Lady Margaret Beaufort, an heiress of the house of Lancaster, was the mother of Henry VII, the first Tudor king of England. She is now generally seen in the popular imagination as an austere scheming woman, politically ruthless and a religious fanatic. Margaret was the daughter and sole heiress of John Beaufort, 1st Duke of Somerset. She was married at the age of twelve in 1455 to 24-year-old Edmund Tudor, half-brother to the king, Henry VI. At this time the civil wars later known as the Wars of the Roses began. Edmund, a supporter of the House of Lancaster, was imprisoned by Yorkist forces the year after their marriage and died of plague, leaving thirteen-year-old Margaret widowed and seven months pregnant.
In The Beaufort Bride, Judith Arnopp imagines Margaret’s life from the age of six ,when she was living with her mother and half-siblings at Bletsoe Castle Bedfordshire, through to the birth of her son, Henry Tudor and the early period of her widowhood. Arnopp skilfully weaves the political history of the period into Margaret’s day to day life and the repercussions that had for her. The novel is also a psychological study which traces the development of a child to a young woman with responsibilities beyond her years, with glimpses too of the woman Margaret will become. Arnopp’s portrait of Lady Margaret Beaufort is plausible and touching. She brings the period to life, vividly imagining the sights, sounds and senses of Margaret’s world. The Beaufort Bride is also a good depiction of the position of women, particularly wealth women, in this period with young women treated as pawns in the power play of men. And while most, like Margaret, did as they were told, they still had the human yearning to have some say in the ordering of their lives. I particularly appreciated the depiction of religion of the period. Religion was a constant presence in the fifteenth century providing the pattern of the days, weeks and seasons and was a strong element in the life of this woman who was noted for her piety.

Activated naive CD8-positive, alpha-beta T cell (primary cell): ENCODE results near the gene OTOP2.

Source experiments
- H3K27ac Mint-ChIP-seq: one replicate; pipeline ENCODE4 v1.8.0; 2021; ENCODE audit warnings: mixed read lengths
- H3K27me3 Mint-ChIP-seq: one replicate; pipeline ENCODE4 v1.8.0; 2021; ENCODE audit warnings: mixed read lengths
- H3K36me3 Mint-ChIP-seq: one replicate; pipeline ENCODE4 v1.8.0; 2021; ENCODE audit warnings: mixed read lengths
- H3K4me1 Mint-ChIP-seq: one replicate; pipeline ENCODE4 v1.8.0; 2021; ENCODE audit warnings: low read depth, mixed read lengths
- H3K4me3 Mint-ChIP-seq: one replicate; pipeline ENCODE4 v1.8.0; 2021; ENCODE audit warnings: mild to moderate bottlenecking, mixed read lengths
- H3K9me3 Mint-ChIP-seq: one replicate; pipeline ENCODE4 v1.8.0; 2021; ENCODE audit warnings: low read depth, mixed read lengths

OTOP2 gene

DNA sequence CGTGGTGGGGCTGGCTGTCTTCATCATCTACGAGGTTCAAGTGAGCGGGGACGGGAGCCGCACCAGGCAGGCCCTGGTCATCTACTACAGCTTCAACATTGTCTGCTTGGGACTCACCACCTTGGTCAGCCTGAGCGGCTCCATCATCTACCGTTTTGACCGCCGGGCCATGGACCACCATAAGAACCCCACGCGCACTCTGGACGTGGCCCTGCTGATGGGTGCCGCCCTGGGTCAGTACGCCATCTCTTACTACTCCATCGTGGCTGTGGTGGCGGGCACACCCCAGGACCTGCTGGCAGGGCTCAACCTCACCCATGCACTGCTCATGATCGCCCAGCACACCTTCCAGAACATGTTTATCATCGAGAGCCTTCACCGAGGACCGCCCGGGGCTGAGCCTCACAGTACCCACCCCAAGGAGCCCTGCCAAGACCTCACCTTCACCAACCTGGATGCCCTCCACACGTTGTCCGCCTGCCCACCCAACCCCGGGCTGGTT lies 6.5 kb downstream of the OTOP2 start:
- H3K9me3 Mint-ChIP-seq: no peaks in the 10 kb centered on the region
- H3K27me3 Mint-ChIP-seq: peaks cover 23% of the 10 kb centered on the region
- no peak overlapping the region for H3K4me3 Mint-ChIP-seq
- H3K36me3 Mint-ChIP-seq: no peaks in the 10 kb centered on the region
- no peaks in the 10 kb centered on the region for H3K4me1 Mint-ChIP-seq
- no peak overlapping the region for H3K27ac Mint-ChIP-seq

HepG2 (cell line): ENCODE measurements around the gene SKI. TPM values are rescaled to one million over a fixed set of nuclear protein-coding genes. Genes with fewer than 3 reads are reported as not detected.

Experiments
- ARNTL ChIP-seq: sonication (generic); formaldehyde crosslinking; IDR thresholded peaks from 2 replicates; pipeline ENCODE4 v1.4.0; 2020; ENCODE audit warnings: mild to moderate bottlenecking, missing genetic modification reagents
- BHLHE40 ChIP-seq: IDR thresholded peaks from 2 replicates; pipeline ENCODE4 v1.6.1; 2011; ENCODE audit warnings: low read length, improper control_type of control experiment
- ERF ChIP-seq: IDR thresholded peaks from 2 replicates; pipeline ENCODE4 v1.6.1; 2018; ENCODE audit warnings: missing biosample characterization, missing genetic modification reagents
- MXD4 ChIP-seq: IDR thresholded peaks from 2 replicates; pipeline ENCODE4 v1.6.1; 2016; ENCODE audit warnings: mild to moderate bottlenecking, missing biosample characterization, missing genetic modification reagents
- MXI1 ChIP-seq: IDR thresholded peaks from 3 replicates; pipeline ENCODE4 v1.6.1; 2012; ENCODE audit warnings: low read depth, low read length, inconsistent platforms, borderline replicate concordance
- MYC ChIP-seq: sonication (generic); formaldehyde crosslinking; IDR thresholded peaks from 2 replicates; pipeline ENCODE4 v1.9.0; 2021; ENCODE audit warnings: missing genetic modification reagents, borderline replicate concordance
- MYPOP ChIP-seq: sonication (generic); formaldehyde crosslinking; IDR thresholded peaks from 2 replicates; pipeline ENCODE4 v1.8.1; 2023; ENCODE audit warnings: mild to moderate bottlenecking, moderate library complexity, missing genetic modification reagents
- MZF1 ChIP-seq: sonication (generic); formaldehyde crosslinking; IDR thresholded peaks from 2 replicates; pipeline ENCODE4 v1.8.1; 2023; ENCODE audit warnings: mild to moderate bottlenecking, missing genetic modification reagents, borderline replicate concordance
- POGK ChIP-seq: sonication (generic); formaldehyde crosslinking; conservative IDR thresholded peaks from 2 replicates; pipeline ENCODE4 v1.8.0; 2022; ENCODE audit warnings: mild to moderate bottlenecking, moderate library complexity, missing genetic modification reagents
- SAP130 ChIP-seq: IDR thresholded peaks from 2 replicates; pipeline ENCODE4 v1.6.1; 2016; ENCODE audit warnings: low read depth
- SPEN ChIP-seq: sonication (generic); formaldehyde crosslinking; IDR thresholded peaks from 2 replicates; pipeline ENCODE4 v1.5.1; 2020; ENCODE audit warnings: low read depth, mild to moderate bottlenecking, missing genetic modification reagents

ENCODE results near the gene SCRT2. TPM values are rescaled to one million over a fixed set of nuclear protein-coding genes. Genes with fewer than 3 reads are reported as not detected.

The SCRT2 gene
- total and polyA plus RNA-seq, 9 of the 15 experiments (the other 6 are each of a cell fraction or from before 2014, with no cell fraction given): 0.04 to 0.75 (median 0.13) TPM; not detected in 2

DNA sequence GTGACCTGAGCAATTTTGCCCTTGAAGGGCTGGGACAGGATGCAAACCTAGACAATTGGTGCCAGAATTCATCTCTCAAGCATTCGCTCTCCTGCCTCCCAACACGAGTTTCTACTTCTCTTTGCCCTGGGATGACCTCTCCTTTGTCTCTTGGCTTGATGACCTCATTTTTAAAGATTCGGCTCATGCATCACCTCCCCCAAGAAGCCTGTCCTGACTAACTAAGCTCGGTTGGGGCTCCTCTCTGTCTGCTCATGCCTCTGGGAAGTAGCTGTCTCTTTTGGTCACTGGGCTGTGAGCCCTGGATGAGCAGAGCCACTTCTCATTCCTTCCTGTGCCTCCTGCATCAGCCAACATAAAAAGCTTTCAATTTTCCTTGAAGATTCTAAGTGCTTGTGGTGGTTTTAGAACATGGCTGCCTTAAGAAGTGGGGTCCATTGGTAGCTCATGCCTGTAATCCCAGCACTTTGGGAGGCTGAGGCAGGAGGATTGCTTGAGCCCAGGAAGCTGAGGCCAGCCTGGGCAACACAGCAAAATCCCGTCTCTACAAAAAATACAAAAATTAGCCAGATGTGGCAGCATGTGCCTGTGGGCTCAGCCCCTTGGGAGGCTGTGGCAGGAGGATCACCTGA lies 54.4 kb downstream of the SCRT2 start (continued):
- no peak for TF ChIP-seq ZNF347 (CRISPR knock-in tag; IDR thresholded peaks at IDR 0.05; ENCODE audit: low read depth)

The story is beautifully written. Told in the first person, Margaret’s voice is consistent and believable. This gives the reader an immediate sense of the limitations of Margaret’s life and her very real fears and hopes. Lady Margaret Beaufort left no writings which tell us of what she thought or felt so there is wide scope for an historical novelist’s imagination. I thoroughly enjoyed this plausible and delicate imagining of Margaret’s life, far better than Philippa Gregory’s bitter caricature in The Red Queen. The Beaufort Bride is the first in a trilogy, The Beaufort Chronicles, which covers the whole of Margaret’s life. I am not fond of series and rarely read beyond the first book as I find most not compelling enough; however, this is one series I will definitely be reading to the end.
Another review here.
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